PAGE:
February is upon us and since this year’s Superbowl commercials aren’t worth commenting on, let’s talk about how love can help your marketing instead.
To love is to know.
How well do you know your clients? You probably have a relationship in some way but do you really know them? Knowing as a verb has many levels: to perceive directly, have direct cognition of, to recognize the nature of, to have experience of, to be aware of the truth or factuality of, be convinced or certain of, and to have a practical understanding. That’s a lot of ways to know! Try using more than your intellectual understanding or go beyond what’s presented on the surface to really know your clients at one or more of these levels. Do you have a sense of their issues, concerns, desires? How about what shapes their decision making? Can your clients be grouped together in similar ways? Are you aware of what delights them? Or what they are striving for both personally and professionally? What if you looked beyond them to their greater social or professional circles? What conclusions can you draw from that knowledge? This goes beyond knowing their “pain point” to also know what kind of things motivate, inspire, and drive them. It’s to see them as the humans they are.
Why do you need to know them? Well, as humans we have a primal need for being seen and understood, so you are offering a profound gift to another when you take the time to do so. As much as we like getting, it feels good, too, when we give. It also works in your favor. It takes the guess work out of your product/service mix, as well as, your marketing messaging. If you understand what problems your clients are trying to resolve, along with who they are, you can speak directly their needs and concerns in ways that inspire them to act. Business is more satisfying when you are relating rather than guessing. It’s also the glue that keeps relationships going—the more you know them, the more love you can give to them—and that’s a cyclical process with no end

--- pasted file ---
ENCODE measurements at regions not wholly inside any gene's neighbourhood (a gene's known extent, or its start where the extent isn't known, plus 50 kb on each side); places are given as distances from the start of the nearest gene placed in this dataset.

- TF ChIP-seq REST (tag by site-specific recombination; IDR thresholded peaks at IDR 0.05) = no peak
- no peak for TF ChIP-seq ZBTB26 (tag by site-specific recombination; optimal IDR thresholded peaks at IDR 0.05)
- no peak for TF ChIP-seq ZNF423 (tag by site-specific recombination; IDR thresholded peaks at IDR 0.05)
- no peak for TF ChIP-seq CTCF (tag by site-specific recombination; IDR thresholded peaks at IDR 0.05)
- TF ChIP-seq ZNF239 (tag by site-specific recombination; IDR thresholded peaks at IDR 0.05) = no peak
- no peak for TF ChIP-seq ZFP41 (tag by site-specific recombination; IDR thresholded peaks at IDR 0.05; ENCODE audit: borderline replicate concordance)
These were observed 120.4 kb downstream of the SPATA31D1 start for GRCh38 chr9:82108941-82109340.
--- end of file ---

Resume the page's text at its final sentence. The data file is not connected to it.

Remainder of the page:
Share the love.
Once you know—and love—your clients, be sure to share that information with your colleagues. Everyone in your organization (or your vendors, if you are a soloprenuer) should know how to interact in a loving, that is, caring deeply or highly service oriented, way for your clients. Since not everyone can get to know everyone, it’s vital that you find a way to share this information so that your business can convey your love in all of it’s client interactions. A brand is really everything your company does and says, so using your knowledge to consistently treat your clients well in every company interaction is important. A client who feels loved is the most likely to love your brand in return. Research has shown that consumers who love brands are more loyal, less price sensitive, and more forgiving of mistakes. That’s the perfect client, right?
All other meanings containing pleasure, passion or fondling aside, love means “to like or desire actively” and “to thrive in.” If you don’t have these feelings for your clients, then why are you working with them? We spend more time per day working than we do anything else. Gen Xers demanded that we do what we love. Now the Millennials want us to love who we do it with. If you want to succeed in this changing world, you’ll need to have a driving compassion to contribute to your clients lives. Or to see their side, with all the choices people have today, they tend to go where they feel valued and cared for. We’ve become very sensitive to being generic or just a means to an end. But really, who doesn’t want to thrive in the company of another? Isn’t that why all those songs and poetry are written about falling in love? If loving your clients is to be thriving in business with them, that’s a win-win for both parties. Don’t worry, you don’t have to use the L-word with your staff—maybe words like contribution, compassion, caring, or being of service fit your culture better—but the bottom line is that love rules all.
Linda believes that small business owners can step into a better version of their business when they embrace authenticity and become more fully themselves. Her 25-year marketing career has included Kimpton Hotels, Jamba Juice, and Disney helping her clients win awards and placements in publications like The Wall Street Journal and TIME Magazine, as well as on the front cover of WIRED magazine. You can visit her website here: lindabasso.com or join her FB conversation.